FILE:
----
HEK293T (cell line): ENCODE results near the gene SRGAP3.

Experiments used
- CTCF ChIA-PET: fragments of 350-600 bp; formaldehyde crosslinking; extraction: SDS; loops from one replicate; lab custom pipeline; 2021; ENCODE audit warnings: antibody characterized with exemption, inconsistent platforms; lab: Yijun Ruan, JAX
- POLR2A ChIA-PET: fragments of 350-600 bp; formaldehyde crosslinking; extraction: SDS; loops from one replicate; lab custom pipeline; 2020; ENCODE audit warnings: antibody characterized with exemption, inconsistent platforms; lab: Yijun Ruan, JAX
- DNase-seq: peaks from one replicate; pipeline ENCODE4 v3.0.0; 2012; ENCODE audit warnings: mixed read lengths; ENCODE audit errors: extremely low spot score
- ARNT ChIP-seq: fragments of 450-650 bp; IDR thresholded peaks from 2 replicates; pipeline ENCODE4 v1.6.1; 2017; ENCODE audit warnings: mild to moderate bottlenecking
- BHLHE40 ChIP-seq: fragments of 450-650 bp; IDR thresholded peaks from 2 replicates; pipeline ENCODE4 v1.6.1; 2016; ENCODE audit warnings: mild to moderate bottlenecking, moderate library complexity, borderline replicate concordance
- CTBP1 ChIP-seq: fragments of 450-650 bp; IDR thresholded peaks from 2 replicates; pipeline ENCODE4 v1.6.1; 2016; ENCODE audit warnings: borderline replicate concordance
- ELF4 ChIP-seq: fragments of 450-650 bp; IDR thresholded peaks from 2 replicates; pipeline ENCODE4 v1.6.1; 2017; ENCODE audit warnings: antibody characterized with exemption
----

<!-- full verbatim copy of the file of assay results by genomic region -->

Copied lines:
HEK293T (cell line): ENCODE results near the gene SRGAP3.

Experiments used
- CTCF ChIA-PET: fragments of 350-600 bp; formaldehyde crosslinking; extraction: SDS; loops from one replicate; lab custom pipeline; 2021; ENCODE audit warnings: antibody characterized with exemption, inconsistent platforms; lab: Yijun Ruan, JAX
- POLR2A ChIA-PET: fragments of 350-600 bp; formaldehyde crosslinking; extraction: SDS; loops from one replicate; lab custom pipeline; 2020; ENCODE audit warnings: antibody characterized with exemption, inconsistent platforms; lab: Yijun Ruan, JAX
- DNase-seq: peaks from one replicate; pipeline ENCODE4 v3.0.0; 2012; ENCODE audit warnings: mixed read lengths; ENCODE audit errors: extremely low spot score
- ARNT ChIP-seq: fragments of 450-650 bp; IDR thresholded peaks from 2 replicates; pipeline ENCODE4 v1.6.1; 2017; ENCODE audit warnings: mild to moderate bottlenecking
- BHLHE40 ChIP-seq: fragments of 450-650 bp; IDR thresholded peaks from 2 replicates; pipeline ENCODE4 v1.6.1; 2016; ENCODE audit warnings: mild to moderate bottlenecking, moderate library complexity, borderline replicate concordance
- CTBP1 ChIP-seq: fragments of 450-650 bp; IDR thresholded peaks from 2 replicates; pipeline ENCODE4 v1.6.1; 2016; ENCODE audit warnings: borderline replicate concordance
- ELF4 ChIP-seq: fragments of 450-650 bp; IDR thresholded peaks from 2 replicates; pipeline ENCODE4 v1.6.1; 2017; ENCODE audit warnings: antibody characterized with exemption